With the recent Op-eds and media outlet reports regarding new, and highly transmissible, variants of COVID-19, N95 masks have become a highly sought form of personal protective equipment (PPE) for frontline healthcare workers and the public alike. But who should wear N95 masks?
Health care professionals have experience wearing and appropriately using these filtering facepiece respirators according to NIOSH and CDC guidelines. However, this information remains largely elusive to the general public, which has been so greatly affected by the COVID-19 pandemic. So, what is an N95 mask?
An N95 mask is an effective, high filtration, protective form of PPE.
The N95 mask filters out 95% of very small particles and pathogens in the air when worn correctly. This is an especially important PPE type used to protect health care professionals when working closely with patients who have airborne illnesses in aerosolizing environments. N95 masks are designed to provide a flush seal against the skin without any gaps, to provide utmost protection.
To assure appropriate fit, professionals who utilize N95s are required to undergo an annual respirator mask fit test, according to NIOSH standards. Before the COVID-19 pandemic, N95 masks were mandated as single-use only by wearers, and the supply chain easily met health care utilization demands.
Why are medical-grade N95 masks inaccessible in the healthcare sector?
Since March of last year, N95 masks have been in limited supply throughout hospitals internationally. The widespread number of cases and high volumes of patients with COVID-19 requiring medical care from hospitals and other group-home and post-acute care facilities, including nursing homes and rehabilitation facilities, has substantially increased the demand for N95 masks amongst health care professionals treating patients with active COVID-19 infections.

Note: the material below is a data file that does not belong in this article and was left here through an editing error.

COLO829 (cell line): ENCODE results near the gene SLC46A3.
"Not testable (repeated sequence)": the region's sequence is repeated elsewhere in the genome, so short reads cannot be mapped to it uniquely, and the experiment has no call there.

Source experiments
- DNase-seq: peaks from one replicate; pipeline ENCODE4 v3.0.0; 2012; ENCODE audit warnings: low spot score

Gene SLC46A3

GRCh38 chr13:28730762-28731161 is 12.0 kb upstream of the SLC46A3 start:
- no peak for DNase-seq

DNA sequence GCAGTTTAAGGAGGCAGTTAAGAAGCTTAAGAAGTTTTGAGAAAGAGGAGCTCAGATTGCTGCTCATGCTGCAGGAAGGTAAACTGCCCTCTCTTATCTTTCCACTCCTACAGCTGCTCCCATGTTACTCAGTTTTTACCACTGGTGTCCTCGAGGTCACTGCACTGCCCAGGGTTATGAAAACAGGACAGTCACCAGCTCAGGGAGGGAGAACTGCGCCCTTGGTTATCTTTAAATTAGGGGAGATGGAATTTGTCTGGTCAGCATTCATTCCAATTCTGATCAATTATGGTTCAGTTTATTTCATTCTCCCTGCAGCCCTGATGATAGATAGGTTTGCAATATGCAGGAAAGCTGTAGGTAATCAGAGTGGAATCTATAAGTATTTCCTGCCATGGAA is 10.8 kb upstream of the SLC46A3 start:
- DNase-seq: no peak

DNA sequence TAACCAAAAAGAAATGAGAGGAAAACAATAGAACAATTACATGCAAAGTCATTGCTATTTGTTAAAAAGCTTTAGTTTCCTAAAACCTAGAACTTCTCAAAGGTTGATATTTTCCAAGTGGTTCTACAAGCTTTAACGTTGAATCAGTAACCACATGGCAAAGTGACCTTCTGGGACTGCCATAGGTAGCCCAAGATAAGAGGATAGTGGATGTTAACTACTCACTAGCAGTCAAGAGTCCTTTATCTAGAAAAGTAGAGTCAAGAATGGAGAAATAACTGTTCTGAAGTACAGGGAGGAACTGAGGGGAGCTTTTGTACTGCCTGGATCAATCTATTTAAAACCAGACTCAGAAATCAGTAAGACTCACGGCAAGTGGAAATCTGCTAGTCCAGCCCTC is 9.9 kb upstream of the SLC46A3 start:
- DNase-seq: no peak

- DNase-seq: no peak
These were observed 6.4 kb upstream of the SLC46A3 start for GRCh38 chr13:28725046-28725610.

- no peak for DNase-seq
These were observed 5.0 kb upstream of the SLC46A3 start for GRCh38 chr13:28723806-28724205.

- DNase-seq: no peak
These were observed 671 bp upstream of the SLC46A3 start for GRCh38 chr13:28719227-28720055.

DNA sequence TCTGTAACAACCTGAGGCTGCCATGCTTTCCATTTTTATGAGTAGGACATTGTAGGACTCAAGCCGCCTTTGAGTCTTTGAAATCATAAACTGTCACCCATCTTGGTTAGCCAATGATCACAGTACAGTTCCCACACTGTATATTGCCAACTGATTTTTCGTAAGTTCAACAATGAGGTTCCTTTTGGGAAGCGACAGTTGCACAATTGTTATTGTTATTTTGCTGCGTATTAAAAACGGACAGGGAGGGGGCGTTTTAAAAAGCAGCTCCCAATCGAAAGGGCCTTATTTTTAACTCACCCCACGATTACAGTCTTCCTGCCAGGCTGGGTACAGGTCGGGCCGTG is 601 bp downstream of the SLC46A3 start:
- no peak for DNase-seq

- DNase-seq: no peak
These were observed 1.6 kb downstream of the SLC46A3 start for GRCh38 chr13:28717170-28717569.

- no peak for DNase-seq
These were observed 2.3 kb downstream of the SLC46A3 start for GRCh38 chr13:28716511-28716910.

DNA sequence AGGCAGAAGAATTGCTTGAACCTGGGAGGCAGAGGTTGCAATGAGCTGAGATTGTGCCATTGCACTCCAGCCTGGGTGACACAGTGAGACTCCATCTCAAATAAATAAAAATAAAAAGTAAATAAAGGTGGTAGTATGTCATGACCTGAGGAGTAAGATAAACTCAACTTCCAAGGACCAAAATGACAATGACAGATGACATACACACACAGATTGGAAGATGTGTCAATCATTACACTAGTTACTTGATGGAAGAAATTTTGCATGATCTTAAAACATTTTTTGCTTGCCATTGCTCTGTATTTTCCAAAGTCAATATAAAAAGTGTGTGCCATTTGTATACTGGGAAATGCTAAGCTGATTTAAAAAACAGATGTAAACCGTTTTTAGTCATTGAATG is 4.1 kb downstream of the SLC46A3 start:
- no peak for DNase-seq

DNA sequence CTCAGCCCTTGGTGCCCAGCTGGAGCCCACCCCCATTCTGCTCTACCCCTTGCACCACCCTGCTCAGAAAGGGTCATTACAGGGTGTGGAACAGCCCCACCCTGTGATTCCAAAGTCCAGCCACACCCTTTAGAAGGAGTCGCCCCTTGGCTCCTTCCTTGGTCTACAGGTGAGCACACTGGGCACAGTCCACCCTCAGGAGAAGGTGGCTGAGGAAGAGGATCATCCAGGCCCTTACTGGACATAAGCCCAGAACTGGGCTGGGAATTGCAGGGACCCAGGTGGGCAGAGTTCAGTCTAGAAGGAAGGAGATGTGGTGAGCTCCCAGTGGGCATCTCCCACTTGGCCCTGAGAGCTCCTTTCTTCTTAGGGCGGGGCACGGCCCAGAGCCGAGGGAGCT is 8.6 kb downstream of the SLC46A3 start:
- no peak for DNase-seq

This demand has not been met by production and supply chain efforts, also impacted by COVID-19. Also, frontline healthcare workers and first responders are re-using N95s for multiple patients and often beyond one shift, which does not comply with NIOSH recommended standards pre-pandemic. These factors have resulted in a continued shortage of N95 masks since the beginning of the pandemic for both healthcare professionals and first responders, as well as limited access to obtain N95 masks on the open market.
What other masks and types of PPE do Health Care Professionals and First Responders Currently Use?
When not providing direct care to patients with active COVID-19, health care professionals use medical-grade surgical masks, nitrile gloves, and protective eyewear to protect themselves while working with coworkers and other patients.
These simple forms of infection prevention and control assist them in protecting themselves and others while working closely together. This also allows facilities to maintain N95 masks for utilization when indicated by NIOSH and CDC guidelines for protection against known airborne diseases.
Regardless of the type of PPE used, there is a resounding truth, accessibility to medical-grade PPE remains limited and difficult to obtain. At this time, the question of who should use N95 masks is simple: only healthcare and frontline workers.
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